Scotland’s first proposed spaceport has been fully approved to proceed with construction and operation (via The Northern Times). The facility will be built in northern Sutherland on a peninsula that extends into the North Atlantic. This will be the future launch site for Orbex, a startup looking to develop the U.K.’s first reusable orbital launch vehicle.
This approval follows submission of all the necessary documents, including a full environmental assessment, to local regulators and the Scottish government. Full approval means that construction can proceed, paving the way for launches to begin taking off from the site sometime over the course of the next few years.
Domestic launch capabilities in the U.K. would provide a significant opportunity for the area’s expansion of its bourgeoning private space industry. Aside from offering the U.K. government small satellite launch capabilities from local suppliers, including Orbex, once its rockets become operational, the U.K. and the U.S. recently signed an agreement that permits U.S. launch companies to fly missions from U.K. sites, meaning this Scottish site could potentially host international missions and secure more global business.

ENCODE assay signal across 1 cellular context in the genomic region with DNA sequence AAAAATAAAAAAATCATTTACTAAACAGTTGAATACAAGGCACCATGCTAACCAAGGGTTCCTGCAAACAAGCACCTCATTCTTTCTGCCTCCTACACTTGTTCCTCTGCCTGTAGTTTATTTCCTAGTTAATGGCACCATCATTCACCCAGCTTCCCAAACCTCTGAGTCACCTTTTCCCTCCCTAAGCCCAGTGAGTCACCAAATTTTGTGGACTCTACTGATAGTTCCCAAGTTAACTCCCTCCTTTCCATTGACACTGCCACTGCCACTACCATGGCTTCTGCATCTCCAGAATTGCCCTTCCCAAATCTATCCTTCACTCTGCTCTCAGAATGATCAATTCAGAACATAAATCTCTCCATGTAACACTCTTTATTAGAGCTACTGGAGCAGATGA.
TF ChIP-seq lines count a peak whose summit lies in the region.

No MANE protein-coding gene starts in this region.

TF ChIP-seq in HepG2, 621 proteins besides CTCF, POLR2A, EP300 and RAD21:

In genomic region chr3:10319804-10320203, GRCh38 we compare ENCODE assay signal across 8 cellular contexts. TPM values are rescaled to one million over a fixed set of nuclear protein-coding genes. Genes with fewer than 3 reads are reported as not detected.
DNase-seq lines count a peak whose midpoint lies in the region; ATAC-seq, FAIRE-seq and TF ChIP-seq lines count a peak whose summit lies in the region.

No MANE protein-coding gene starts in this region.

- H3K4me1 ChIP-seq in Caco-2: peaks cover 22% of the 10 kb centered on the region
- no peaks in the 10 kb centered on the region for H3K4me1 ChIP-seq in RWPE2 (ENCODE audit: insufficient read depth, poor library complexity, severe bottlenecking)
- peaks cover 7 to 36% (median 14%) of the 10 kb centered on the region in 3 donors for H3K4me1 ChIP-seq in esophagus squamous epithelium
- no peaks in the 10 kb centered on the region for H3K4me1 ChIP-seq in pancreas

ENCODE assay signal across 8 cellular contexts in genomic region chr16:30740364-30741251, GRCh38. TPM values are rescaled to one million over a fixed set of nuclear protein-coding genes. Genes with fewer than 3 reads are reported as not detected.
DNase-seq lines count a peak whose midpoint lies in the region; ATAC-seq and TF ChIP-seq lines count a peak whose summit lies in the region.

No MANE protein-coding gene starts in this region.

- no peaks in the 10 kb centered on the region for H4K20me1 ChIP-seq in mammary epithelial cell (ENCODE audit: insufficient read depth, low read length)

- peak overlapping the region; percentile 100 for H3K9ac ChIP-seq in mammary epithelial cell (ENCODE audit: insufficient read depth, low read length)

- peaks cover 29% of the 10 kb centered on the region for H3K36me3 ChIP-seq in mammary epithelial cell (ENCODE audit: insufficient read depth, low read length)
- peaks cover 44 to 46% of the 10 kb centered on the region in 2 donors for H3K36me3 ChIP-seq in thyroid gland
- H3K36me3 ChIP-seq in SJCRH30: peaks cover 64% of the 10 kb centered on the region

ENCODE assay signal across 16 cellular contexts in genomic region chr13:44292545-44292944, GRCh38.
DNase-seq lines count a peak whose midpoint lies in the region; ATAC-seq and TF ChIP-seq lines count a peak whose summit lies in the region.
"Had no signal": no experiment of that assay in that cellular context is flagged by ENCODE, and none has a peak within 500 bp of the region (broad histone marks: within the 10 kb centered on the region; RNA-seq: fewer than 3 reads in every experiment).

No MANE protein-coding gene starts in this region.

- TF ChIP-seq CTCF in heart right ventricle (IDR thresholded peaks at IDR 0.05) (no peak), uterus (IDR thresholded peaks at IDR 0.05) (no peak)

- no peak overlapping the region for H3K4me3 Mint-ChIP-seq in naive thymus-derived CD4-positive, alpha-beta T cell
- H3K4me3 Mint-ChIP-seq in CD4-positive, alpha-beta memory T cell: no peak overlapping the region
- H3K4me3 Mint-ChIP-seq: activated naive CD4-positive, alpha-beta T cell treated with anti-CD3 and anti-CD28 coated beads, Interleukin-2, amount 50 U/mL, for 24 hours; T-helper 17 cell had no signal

The Space Hub Sutherland facility, which will be paid for in part by funding from the U.K. Space Agency, will be a relatively small spaceport overall, playing host to a single launch pad and covering around 10 acres in total, including a control center and a stretch of road spanning around 1.5 miles. That should still provide plenty of space for the next generation of small orbital launch vehicles, which are designed specifically to fit the needs of small satellite operators and thus require much less infrastructure than launch facilities for existing private vehicles like SpaceX’s Falcon 9.